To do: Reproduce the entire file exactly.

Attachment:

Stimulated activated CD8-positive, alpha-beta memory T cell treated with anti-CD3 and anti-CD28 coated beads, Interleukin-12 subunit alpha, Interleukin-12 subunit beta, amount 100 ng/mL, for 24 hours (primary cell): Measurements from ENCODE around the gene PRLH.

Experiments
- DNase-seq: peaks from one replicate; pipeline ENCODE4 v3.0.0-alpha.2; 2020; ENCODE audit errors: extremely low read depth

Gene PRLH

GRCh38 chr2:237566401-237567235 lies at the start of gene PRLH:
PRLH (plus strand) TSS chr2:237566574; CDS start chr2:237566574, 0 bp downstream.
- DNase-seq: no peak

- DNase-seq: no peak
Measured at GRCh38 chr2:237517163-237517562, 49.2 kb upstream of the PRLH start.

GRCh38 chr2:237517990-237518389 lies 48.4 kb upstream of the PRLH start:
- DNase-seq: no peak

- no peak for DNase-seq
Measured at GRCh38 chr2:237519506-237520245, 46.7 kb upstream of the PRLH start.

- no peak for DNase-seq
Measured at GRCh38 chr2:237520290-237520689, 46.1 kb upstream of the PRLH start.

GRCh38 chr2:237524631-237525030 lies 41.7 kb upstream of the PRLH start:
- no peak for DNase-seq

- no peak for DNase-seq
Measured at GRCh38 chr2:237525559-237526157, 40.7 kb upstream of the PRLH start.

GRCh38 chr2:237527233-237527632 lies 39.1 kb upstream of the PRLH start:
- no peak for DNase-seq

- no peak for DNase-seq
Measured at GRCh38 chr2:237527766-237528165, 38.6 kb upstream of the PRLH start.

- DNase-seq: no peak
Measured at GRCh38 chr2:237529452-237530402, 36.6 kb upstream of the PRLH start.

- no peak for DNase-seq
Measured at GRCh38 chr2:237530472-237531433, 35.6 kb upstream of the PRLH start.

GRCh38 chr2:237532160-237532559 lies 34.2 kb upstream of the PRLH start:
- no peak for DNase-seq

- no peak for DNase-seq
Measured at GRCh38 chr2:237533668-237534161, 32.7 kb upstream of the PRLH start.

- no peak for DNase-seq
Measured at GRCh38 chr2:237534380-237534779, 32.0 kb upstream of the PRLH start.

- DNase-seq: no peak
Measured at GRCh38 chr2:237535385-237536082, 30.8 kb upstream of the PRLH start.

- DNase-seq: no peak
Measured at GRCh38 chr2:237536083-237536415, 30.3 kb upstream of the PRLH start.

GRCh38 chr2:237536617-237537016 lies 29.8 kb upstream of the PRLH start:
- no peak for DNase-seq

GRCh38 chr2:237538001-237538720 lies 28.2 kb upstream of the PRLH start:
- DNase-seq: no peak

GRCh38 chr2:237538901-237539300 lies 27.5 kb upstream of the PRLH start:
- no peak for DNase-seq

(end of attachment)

Stimulated activated CD8-positive, alpha-beta memory T cell treated with anti-CD3 and anti-CD28 coated beads, Interleukin-12 subunit alpha, Interleukin-12 subunit beta, amount 100 ng/mL, for 24 hours (primary cell): Measurements from ENCODE around the gene PRLH.

Experiments
- DNase-seq: peaks from one replicate; pipeline ENCODE4 v3.0.0-alpha.2; 2020; ENCODE audit errors: extremely low read depth

Gene PRLH

GRCh38 chr2:237566401-237567235 lies at the start of gene PRLH:
PRLH (plus strand) TSS chr2:237566574; CDS start chr2:237566574, 0 bp downstream.
- DNase-seq: no peak

- DNase-seq: no peak
Measured at GRCh38 chr2:237517163-237517562, 49.2 kb upstream of the PRLH start.

GRCh38 chr2:237517990-237518389 lies 48.4 kb upstream of the PRLH start:
- DNase-seq: no peak

- no peak for DNase-seq
Measured at GRCh38 chr2:237519506-237520245, 46.7 kb upstream of the PRLH start.

- no peak for DNase-seq
Measured at GRCh38 chr2:237520290-237520689, 46.1 kb upstream of the PRLH start.

GRCh38 chr2:237524631-237525030 lies 41.7 kb upstream of the PRLH start:
- no peak for DNase-seq

- no peak for DNase-seq
Measured at GRCh38 chr2:237525559-237526157, 40.7 kb upstream of the PRLH start.

GRCh38 chr2:237527233-237527632 lies 39.1 kb upstream of the PRLH start:
- no peak for DNase-seq

- no peak for DNase-seq
Measured at GRCh38 chr2:237527766-237528165, 38.6 kb upstream of the PRLH start.

- DNase-seq: no peak
Measured at GRCh38 chr2:237529452-237530402, 36.6 kb upstream of the PRLH start.

- no peak for DNase-seq
Measured at GRCh38 chr2:237530472-237531433, 35.6 kb upstream of the PRLH start.

GRCh38 chr2:237532160-237532559 lies 34.2 kb upstream of the PRLH start:
- no peak for DNase-seq

- no peak for DNase-seq
Measured at GRCh38 chr2:237533668-237534161, 32.7 kb upstream of the PRLH start.

- no peak for DNase-seq
Measured at GRCh38 chr2:237534380-237534779, 32.0 kb upstream of the PRLH start.

- DNase-seq: no peak
Measured at GRCh38 chr2:237535385-237536082, 30.8 kb upstream of the PRLH start.

- DNase-seq: no peak
Measured at GRCh38 chr2:237536083-237536415, 30.3 kb upstream of the PRLH start.

GRCh38 chr2:237536617-237537016 lies 29.8 kb upstream of the PRLH start:
- no peak for DNase-seq

GRCh38 chr2:237538001-237538720 lies 28.2 kb upstream of the PRLH start:
- DNase-seq: no peak

GRCh38 chr2:237538901-237539300 lies 27.5 kb upstream of the PRLH start:
- no peak for DNase-seq